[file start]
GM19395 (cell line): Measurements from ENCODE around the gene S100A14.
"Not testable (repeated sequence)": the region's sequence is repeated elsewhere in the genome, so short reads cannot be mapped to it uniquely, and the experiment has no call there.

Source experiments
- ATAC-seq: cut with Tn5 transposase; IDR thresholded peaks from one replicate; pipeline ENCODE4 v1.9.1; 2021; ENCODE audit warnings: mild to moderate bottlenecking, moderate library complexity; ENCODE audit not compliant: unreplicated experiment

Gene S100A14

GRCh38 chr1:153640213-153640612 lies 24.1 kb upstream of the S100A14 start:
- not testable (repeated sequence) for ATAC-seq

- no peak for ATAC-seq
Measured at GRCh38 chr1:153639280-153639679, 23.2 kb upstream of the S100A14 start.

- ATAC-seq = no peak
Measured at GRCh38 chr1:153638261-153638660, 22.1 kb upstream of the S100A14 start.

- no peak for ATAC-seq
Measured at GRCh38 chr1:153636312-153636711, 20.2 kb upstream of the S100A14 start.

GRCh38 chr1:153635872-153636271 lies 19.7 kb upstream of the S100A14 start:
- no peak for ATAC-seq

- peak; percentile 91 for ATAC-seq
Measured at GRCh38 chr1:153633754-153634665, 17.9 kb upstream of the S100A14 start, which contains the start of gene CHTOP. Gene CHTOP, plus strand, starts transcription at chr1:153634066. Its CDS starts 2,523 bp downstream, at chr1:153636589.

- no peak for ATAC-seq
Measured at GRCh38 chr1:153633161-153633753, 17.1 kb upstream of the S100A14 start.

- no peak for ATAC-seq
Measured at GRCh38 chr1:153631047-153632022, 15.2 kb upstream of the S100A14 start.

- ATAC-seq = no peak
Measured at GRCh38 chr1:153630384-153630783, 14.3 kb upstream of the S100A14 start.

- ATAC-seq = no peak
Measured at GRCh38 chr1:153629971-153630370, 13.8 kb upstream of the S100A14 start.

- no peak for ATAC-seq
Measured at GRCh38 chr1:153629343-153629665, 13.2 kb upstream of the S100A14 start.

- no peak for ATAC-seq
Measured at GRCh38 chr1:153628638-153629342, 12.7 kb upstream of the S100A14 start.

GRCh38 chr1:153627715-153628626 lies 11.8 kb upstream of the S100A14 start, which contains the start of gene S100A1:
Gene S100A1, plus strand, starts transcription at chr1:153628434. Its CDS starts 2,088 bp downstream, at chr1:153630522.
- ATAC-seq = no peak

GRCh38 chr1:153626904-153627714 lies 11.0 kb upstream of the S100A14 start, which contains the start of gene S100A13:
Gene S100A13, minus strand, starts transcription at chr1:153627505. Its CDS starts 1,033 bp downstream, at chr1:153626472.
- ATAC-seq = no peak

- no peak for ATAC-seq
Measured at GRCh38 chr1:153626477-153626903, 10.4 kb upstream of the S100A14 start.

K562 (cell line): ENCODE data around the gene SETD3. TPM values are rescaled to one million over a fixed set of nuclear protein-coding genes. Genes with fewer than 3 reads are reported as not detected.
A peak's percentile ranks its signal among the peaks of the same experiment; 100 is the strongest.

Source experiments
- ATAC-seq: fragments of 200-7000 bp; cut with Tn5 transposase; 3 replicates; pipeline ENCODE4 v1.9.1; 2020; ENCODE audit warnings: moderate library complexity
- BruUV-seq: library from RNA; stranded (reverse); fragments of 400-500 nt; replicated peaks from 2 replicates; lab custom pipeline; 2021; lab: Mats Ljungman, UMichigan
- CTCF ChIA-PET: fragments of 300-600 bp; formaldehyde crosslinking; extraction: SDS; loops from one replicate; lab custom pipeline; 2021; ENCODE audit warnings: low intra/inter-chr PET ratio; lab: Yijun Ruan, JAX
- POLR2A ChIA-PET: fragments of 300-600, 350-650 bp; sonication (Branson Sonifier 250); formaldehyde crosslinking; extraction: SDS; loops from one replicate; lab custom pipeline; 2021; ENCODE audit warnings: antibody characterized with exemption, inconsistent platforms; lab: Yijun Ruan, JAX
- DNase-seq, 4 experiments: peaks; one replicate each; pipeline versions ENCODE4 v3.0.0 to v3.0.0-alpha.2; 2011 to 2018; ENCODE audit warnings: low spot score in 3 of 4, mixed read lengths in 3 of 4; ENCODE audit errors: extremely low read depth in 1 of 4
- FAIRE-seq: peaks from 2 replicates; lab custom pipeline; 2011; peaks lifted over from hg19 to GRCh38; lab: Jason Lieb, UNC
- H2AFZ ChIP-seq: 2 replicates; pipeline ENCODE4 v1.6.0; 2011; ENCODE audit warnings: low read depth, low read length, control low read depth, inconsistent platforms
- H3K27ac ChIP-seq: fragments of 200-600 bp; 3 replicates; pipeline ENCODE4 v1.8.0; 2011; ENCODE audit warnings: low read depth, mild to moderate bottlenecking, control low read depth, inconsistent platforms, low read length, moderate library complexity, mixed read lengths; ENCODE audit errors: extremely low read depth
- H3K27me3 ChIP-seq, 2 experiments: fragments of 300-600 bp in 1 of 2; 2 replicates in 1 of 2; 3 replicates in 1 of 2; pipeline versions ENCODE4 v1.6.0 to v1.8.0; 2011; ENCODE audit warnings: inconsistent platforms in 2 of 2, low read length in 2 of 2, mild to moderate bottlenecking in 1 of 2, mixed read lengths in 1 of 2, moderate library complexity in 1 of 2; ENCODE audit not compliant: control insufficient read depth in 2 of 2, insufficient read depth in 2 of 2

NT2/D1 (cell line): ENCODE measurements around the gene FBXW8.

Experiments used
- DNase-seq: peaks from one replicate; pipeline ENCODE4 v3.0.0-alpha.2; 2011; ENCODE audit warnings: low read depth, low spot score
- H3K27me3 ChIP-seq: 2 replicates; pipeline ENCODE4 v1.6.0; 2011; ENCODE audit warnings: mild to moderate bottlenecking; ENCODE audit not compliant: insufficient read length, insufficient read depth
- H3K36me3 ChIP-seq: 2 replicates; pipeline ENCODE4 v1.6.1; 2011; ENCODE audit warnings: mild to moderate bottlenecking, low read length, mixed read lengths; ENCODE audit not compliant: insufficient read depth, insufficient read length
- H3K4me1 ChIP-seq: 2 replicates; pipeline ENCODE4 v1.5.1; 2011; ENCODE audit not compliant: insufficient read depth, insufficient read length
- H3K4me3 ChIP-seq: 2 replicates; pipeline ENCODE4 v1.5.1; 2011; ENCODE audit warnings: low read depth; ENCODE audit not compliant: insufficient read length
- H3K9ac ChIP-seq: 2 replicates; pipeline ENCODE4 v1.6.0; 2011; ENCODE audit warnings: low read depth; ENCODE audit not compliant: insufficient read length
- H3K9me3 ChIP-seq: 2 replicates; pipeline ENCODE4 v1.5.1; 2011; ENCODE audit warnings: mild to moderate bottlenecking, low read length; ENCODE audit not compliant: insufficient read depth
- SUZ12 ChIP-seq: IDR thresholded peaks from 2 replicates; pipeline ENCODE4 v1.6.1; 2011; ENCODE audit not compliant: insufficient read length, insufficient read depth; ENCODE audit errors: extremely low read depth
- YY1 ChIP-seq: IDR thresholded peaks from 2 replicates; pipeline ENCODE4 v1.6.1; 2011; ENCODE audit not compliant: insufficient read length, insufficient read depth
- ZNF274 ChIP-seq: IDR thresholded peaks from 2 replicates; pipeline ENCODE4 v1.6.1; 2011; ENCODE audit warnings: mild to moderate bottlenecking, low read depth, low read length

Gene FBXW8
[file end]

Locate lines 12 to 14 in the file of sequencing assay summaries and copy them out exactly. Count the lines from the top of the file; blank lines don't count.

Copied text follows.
- no peak for ATAC-seq
Measured at GRCh38 chr1:153636312-153636711, 20.2 kb upstream of the S100A14 start.

GRCh38 chr1:153635872-153636271 lies 19.7 kb upstream of the S100A14 start: